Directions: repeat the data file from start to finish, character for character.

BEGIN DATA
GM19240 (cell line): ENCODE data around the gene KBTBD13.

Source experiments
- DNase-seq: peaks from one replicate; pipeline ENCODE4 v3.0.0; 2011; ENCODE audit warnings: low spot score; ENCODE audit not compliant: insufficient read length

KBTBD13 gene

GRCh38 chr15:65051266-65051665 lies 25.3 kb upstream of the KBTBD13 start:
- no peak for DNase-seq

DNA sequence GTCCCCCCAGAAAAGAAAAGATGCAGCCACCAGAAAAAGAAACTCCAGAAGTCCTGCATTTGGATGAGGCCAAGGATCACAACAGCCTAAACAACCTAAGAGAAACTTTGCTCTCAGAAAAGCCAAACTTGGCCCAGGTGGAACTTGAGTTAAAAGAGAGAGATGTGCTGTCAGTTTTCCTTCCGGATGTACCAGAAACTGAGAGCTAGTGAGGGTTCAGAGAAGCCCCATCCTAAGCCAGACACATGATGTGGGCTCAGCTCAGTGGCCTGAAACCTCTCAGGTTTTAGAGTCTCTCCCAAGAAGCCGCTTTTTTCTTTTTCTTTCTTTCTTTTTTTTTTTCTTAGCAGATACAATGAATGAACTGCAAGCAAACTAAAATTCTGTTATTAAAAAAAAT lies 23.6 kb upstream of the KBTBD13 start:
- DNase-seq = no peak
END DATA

GM19240 (cell line): ENCODE data around the gene KBTBD13.

Source experiments
- DNase-seq: peaks from one replicate; pipeline ENCODE4 v3.0.0; 2011; ENCODE audit warnings: low spot score; ENCODE audit not compliant: insufficient read length

KBTBD13 gene

GRCh38 chr15:65051266-65051665 lies 25.3 kb upstream of the KBTBD13 start:
- no peak for DNase-seq

DNA sequence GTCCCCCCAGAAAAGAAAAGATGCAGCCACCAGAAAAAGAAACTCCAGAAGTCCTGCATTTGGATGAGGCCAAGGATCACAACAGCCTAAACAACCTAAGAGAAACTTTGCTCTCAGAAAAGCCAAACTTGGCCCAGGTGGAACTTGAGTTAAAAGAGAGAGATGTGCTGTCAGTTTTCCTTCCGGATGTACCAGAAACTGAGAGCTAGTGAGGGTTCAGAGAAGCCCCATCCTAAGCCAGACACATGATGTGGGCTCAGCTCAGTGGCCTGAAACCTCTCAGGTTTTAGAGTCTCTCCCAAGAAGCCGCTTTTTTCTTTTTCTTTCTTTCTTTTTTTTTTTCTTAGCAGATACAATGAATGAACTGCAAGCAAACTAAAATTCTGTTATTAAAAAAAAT lies 23.6 kb upstream of the KBTBD13 start:
- DNase-seq = no peak